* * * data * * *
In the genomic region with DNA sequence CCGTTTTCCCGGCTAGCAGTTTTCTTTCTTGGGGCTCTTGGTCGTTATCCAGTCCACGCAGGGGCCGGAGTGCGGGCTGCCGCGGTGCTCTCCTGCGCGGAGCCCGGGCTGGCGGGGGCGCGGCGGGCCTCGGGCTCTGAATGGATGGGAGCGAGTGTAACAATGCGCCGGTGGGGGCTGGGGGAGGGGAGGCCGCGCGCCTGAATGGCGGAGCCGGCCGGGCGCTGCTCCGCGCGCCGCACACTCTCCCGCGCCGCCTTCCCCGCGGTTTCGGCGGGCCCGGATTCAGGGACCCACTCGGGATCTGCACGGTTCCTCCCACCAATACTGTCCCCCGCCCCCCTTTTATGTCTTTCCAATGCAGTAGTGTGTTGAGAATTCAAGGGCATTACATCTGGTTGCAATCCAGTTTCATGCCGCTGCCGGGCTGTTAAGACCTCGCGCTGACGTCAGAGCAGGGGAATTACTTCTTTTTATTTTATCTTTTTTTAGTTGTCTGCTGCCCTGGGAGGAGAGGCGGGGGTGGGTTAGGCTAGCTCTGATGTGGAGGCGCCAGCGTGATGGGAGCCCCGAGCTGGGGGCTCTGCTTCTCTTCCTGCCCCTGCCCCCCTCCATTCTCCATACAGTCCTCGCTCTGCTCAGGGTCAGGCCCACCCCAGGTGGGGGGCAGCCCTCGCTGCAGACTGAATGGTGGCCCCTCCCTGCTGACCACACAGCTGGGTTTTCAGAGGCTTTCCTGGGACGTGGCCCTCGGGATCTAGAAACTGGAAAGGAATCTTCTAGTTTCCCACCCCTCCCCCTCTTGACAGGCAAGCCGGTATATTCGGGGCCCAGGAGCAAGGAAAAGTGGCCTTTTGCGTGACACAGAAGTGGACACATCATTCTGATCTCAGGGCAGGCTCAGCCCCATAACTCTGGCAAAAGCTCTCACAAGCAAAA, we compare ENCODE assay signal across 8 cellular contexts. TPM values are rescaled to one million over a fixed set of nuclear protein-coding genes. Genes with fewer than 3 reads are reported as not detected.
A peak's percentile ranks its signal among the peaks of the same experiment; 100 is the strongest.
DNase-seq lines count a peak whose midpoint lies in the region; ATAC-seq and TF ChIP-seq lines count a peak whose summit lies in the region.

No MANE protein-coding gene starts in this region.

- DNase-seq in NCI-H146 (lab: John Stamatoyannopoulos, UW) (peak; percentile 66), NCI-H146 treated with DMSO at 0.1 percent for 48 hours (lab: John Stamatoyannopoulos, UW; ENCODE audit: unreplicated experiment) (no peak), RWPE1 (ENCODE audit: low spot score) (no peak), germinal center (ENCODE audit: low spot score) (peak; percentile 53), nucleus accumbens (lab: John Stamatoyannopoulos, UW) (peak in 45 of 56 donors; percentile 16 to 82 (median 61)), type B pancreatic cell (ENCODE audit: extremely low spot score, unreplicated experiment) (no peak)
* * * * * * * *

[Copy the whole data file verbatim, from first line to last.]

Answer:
In the genomic region with DNA sequence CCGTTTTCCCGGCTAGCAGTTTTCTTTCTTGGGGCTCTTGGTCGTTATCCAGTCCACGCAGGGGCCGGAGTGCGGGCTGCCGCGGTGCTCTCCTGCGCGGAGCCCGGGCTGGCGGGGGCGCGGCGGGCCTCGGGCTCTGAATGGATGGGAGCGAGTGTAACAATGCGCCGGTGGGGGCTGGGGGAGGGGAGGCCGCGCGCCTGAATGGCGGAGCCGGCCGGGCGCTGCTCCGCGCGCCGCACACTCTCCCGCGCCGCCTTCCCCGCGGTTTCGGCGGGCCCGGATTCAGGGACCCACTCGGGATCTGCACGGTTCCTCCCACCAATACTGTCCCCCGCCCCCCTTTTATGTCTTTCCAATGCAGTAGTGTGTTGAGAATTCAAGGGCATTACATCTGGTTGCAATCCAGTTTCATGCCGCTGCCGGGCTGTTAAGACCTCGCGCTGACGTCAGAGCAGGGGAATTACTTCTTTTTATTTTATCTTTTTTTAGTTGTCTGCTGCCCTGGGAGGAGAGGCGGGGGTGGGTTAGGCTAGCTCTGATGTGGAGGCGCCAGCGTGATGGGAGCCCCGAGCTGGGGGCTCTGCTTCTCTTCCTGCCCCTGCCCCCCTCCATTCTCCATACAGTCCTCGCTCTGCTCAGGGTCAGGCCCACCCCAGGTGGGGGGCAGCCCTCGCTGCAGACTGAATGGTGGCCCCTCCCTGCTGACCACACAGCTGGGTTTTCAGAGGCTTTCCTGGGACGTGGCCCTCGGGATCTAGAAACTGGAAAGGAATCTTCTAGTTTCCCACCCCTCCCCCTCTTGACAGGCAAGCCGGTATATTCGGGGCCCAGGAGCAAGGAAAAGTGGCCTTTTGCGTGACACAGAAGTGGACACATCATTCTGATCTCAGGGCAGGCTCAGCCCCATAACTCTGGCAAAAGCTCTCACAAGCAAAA, we compare ENCODE assay signal across 8 cellular contexts. TPM values are rescaled to one million over a fixed set of nuclear protein-coding genes. Genes with fewer than 3 reads are reported as not detected.
A peak's percentile ranks its signal among the peaks of the same experiment; 100 is the strongest.
DNase-seq lines count a peak whose midpoint lies in the region; ATAC-seq and TF ChIP-seq lines count a peak whose summit lies in the region.

No MANE protein-coding gene starts in this region.

- DNase-seq in NCI-H146 (lab: John Stamatoyannopoulos, UW) (peak; percentile 66), NCI-H146 treated with DMSO at 0.1 percent for 48 hours (lab: John Stamatoyannopoulos, UW; ENCODE audit: unreplicated experiment) (no peak), RWPE1 (ENCODE audit: low spot score) (no peak), germinal center (ENCODE audit: low spot score) (peak; percentile 53), nucleus accumbens (lab: John Stamatoyannopoulos, UW) (peak in 45 of 56 donors; percentile 16 to 82 (median 61)), type B pancreatic cell (ENCODE audit: extremely low spot score, unreplicated experiment) (no peak)